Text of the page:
Calling a Tax a Tax

I think Roberts' decision is well thought out and the right one. He called a tax a tax. Yes, the administration tried very hard to present the "mandate" as anything but a tax, but a tax it is. I don't see this as any new power for the Federal Government either.  If the Feds hike everyone's taxes by $700, then provide a $700 tax credit to those who buy approved health insurance, the effect is exactly the same as putting a $700 tax on not-buying insurance.  Surely the Feds have the constitutional power to do the former.

I have seen a lot of posts on conservative blogs calling the mandate "a huge tax increase on the middle class" and saying how the mandate represents a new and crushing power of the government to run every aspect of our lives.  It's nonsense.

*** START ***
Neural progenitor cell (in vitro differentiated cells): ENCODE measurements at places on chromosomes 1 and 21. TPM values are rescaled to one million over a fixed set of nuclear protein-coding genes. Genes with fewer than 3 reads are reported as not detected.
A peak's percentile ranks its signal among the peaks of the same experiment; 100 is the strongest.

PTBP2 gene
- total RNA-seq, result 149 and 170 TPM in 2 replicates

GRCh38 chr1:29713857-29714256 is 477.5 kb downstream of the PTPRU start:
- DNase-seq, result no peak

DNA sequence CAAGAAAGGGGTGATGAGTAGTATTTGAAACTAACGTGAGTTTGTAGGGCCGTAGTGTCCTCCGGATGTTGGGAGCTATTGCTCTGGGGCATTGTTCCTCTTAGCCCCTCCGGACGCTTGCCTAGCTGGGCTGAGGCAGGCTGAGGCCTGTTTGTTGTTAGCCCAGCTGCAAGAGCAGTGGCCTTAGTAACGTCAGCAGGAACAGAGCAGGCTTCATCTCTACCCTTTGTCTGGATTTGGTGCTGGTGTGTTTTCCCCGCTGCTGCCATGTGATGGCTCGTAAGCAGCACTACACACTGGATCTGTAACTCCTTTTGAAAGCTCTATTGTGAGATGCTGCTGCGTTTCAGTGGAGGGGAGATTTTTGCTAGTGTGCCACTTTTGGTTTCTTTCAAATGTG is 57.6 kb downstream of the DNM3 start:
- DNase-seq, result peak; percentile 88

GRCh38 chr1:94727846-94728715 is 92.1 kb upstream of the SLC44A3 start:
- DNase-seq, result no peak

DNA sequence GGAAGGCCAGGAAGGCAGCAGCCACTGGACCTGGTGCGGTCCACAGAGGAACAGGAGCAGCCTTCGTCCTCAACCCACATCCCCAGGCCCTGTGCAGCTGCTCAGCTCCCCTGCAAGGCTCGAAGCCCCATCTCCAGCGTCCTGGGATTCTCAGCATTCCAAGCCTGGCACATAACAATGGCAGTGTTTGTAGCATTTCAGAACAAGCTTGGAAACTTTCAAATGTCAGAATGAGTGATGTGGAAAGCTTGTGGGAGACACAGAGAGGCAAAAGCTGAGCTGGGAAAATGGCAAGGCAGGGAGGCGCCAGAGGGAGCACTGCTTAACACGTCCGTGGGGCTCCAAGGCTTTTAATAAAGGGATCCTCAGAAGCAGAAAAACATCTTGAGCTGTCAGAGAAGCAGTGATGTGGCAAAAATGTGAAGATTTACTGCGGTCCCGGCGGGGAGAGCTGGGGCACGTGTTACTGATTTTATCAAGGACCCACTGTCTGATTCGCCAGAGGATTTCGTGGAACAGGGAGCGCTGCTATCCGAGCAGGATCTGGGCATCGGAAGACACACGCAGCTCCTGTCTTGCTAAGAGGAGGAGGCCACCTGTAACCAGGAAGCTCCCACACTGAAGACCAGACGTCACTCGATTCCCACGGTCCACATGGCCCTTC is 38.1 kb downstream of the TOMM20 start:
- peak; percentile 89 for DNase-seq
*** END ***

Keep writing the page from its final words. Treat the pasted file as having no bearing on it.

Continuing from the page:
In a characteristically fine essay, Charles Krauthammer states:

I think the “mandate is merely a tax” argument is a dodge, and a flimsy one at that. (The "tax" is obviously punitive, regulatory, and intended to compel.)

I disagree. I find Roberts' analysis convincing. Essentially, since the tax is small in relation to the cost of health insurance, it is not punitive. See here. See also here.